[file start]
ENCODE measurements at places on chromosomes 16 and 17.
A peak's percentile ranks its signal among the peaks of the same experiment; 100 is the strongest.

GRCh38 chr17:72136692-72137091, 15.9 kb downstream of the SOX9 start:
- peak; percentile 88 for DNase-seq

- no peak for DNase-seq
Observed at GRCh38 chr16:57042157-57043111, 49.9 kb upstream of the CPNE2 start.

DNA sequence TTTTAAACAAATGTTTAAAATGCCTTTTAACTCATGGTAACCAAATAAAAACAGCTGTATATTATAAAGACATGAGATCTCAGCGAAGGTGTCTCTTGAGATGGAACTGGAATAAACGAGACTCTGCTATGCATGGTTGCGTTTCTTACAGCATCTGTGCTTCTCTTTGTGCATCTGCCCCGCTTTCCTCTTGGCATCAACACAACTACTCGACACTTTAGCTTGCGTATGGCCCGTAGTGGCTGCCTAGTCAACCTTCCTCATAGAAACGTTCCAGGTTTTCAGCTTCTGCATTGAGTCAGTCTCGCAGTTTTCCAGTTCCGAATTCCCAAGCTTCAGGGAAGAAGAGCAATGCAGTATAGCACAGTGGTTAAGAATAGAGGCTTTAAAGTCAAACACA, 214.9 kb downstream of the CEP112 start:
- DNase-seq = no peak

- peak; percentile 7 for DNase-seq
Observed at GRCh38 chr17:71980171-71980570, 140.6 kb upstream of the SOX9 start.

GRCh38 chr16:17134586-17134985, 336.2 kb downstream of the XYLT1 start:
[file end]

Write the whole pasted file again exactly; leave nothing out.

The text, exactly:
ENCODE measurements at places on chromosomes 16 and 17.
A peak's percentile ranks its signal among the peaks of the same experiment; 100 is the strongest.

GRCh38 chr17:72136692-72137091, 15.9 kb downstream of the SOX9 start:
- peak; percentile 88 for DNase-seq

- no peak for DNase-seq
Observed at GRCh38 chr16:57042157-57043111, 49.9 kb upstream of the CPNE2 start.

DNA sequence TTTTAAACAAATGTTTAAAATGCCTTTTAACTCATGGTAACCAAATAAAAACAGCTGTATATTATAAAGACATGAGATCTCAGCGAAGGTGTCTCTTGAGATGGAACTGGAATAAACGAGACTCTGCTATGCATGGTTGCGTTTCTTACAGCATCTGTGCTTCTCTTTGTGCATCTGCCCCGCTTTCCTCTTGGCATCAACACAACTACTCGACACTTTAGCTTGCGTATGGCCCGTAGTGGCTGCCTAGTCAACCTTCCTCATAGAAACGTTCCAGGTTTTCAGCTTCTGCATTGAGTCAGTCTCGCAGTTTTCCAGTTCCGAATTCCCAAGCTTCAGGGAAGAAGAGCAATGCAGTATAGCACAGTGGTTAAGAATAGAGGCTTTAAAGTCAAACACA, 214.9 kb downstream of the CEP112 start:
- DNase-seq = no peak

- peak; percentile 7 for DNase-seq
Observed at GRCh38 chr17:71980171-71980570, 140.6 kb upstream of the SOX9 start.

GRCh38 chr16:17134586-17134985, 336.2 kb downstream of the XYLT1 start: